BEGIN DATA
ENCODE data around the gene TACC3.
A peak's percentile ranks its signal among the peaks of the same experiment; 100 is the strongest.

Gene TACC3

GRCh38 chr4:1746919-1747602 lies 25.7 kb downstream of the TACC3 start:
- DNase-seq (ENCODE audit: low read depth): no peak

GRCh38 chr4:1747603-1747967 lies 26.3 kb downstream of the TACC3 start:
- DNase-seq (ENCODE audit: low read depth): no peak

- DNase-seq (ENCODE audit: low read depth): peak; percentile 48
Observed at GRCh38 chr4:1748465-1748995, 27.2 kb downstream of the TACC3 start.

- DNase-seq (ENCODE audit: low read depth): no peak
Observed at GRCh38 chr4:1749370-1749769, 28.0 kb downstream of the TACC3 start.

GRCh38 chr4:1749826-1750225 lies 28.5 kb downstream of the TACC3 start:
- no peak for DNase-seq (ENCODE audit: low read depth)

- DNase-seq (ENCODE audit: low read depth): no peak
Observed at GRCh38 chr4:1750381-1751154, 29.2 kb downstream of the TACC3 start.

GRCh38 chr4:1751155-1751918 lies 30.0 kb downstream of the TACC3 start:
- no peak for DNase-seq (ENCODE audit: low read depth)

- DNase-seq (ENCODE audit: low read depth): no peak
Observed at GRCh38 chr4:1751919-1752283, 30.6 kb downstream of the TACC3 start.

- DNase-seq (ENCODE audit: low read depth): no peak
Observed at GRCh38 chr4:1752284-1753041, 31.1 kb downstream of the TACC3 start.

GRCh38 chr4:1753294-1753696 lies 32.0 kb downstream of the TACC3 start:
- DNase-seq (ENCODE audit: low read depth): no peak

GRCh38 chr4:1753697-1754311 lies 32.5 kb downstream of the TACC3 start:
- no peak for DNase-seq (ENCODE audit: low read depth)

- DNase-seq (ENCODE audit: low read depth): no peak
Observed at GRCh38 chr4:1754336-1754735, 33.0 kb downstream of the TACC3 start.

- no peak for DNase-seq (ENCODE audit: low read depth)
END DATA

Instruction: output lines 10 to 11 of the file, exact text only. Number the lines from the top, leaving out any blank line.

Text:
- DNase-seq (ENCODE audit: low read depth): no peak
Observed at GRCh38 chr4:1749370-1749769, 28.0 kb downstream of the TACC3 start.